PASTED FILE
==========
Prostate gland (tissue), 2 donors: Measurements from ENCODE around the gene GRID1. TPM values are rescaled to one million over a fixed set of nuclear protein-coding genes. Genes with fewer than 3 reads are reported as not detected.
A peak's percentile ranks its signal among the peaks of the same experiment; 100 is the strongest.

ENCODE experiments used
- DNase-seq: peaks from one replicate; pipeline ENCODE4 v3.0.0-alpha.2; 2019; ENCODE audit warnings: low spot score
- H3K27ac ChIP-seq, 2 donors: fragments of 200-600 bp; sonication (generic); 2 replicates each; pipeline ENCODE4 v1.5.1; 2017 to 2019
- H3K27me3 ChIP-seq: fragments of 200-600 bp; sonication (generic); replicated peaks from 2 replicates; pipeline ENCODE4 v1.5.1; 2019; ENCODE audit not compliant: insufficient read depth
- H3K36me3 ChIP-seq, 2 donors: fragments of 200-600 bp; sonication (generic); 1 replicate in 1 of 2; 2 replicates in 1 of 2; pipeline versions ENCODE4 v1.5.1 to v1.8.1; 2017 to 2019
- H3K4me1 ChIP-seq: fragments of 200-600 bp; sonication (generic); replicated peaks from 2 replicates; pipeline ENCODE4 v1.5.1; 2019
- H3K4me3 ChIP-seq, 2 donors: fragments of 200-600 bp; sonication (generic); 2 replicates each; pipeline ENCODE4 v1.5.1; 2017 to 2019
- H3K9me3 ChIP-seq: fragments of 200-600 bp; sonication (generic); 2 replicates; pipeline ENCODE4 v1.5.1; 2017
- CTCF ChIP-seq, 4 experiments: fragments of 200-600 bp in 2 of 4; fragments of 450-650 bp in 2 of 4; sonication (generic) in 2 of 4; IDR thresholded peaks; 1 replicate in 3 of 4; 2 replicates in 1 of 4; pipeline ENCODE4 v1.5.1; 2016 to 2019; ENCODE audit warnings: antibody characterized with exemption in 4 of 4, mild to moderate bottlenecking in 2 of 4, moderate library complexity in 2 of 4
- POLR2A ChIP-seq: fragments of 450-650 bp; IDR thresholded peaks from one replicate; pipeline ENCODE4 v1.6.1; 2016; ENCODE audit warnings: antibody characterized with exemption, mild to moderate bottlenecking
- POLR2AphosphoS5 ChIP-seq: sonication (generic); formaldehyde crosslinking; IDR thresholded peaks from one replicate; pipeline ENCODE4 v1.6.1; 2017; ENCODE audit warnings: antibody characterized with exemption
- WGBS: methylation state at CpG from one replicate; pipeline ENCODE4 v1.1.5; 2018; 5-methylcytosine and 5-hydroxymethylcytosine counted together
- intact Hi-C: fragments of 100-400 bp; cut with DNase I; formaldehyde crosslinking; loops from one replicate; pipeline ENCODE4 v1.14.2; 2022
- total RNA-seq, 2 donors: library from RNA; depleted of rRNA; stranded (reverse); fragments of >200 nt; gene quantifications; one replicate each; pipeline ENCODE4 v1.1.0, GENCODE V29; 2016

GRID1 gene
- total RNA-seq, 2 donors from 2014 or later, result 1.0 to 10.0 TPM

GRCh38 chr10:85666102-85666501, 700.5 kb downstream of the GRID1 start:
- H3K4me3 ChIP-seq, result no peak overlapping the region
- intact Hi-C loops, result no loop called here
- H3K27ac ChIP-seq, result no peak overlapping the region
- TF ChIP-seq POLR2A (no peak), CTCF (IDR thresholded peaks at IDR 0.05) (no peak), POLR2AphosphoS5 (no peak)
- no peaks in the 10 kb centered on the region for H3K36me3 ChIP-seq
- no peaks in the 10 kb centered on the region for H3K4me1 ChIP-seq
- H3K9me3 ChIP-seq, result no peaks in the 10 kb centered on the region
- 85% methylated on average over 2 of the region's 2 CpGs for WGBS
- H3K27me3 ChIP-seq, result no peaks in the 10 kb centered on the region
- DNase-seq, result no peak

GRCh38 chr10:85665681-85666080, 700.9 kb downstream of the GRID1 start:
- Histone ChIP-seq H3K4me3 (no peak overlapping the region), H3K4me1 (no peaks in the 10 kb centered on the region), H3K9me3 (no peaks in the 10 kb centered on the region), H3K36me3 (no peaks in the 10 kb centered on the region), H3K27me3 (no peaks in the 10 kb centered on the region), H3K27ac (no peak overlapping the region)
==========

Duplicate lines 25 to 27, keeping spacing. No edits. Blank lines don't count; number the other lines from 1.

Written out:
- no peaks in the 10 kb centered on the region for H3K4me1 ChIP-seq
- H3K9me3 ChIP-seq, result no peaks in the 10 kb centered on the region
- 85% methylated on average over 2 of the region's 2 CpGs for WGBS